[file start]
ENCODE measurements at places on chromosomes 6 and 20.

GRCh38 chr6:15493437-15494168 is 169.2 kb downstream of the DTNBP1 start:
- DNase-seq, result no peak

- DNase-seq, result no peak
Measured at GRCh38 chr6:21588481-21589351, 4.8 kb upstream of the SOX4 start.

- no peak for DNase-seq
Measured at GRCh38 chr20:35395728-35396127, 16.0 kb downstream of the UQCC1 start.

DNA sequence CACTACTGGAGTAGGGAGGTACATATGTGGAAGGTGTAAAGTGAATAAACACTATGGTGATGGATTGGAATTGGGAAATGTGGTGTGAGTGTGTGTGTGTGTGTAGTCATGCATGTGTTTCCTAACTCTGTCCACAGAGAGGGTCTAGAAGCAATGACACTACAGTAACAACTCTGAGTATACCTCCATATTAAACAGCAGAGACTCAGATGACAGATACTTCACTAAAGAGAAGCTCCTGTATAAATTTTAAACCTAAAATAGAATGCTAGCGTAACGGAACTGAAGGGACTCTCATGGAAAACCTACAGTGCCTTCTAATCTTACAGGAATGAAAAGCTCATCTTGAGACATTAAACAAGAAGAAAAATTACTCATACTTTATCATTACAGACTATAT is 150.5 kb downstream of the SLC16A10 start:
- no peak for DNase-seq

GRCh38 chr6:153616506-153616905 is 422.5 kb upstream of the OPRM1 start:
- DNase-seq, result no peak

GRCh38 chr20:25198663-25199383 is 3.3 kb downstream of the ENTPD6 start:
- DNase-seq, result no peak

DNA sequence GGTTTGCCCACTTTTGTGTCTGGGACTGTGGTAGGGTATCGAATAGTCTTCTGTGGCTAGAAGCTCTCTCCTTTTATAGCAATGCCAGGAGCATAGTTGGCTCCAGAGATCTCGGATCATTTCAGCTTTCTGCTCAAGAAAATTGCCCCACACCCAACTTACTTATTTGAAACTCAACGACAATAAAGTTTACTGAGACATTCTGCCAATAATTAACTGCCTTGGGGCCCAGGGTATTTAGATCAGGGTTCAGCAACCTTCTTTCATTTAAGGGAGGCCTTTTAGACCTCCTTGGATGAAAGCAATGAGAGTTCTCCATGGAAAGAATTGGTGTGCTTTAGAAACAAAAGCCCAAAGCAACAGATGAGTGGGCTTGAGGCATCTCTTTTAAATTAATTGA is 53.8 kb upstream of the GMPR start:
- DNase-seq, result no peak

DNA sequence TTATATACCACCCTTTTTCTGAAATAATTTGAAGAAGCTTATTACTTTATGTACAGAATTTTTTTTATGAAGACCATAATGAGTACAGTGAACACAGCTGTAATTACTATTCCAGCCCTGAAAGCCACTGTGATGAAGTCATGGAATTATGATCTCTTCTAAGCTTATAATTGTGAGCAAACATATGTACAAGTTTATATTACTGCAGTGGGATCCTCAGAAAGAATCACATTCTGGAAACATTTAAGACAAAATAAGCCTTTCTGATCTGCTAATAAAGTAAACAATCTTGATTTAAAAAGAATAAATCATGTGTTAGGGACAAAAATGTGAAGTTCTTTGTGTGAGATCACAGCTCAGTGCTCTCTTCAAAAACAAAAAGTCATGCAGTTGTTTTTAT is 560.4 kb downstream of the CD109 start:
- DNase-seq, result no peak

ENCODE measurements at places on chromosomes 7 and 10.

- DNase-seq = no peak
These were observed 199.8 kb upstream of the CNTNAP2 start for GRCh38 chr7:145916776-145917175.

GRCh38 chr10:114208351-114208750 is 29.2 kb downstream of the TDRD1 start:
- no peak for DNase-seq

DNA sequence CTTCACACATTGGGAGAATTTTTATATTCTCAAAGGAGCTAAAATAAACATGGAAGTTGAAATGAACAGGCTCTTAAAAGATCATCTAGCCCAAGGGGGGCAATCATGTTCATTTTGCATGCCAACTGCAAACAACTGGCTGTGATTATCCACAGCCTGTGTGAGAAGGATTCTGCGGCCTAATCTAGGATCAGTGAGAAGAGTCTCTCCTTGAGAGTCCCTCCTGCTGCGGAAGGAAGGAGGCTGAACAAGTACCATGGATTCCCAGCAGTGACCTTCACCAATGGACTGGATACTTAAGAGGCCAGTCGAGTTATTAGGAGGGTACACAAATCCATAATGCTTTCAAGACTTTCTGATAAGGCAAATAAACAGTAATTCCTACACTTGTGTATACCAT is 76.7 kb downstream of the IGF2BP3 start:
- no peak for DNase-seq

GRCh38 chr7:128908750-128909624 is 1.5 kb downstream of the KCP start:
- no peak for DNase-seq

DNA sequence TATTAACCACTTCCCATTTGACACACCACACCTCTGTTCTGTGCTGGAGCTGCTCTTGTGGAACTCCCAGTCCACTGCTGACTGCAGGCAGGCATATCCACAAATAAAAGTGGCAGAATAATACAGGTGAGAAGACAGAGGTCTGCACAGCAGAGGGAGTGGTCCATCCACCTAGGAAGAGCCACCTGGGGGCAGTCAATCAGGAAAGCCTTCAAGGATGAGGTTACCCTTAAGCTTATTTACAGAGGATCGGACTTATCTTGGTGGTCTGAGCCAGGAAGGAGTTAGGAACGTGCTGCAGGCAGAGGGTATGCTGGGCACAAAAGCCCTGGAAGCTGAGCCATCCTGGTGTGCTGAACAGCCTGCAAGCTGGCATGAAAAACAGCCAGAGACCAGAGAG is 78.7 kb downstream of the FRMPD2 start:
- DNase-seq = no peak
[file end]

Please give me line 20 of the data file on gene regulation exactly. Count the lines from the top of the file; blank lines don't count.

These were observed 199.8 kb upstream of the CNTNAP2 start for GRCh38 chr7:145916776-145917175.